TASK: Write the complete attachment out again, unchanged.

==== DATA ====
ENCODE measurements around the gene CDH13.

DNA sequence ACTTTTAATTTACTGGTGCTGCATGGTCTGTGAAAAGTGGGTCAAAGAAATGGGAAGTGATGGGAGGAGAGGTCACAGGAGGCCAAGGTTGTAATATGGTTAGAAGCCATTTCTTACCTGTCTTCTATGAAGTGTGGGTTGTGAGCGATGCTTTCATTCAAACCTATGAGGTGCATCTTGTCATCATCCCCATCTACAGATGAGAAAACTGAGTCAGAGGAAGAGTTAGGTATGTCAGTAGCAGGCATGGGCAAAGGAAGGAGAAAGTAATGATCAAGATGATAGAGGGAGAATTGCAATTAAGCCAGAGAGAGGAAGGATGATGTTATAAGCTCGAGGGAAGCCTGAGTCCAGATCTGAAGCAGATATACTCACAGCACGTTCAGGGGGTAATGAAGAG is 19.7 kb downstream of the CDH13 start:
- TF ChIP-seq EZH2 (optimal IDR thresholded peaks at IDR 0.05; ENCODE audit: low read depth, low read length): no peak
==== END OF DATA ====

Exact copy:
ENCODE measurements around the gene CDH13.

DNA sequence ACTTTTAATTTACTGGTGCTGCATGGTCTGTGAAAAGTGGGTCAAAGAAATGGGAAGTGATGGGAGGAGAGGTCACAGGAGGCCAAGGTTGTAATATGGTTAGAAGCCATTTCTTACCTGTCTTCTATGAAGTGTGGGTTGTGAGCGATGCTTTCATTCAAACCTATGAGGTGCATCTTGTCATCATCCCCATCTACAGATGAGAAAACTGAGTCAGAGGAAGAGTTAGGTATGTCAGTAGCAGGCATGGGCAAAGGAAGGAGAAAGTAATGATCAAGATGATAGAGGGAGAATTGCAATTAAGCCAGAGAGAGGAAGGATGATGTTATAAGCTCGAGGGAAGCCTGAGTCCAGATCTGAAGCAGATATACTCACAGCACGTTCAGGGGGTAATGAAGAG is 19.7 kb downstream of the CDH13 start:
- TF ChIP-seq EZH2 (optimal IDR thresholded peaks at IDR 0.05; ENCODE audit: low read depth, low read length): no peak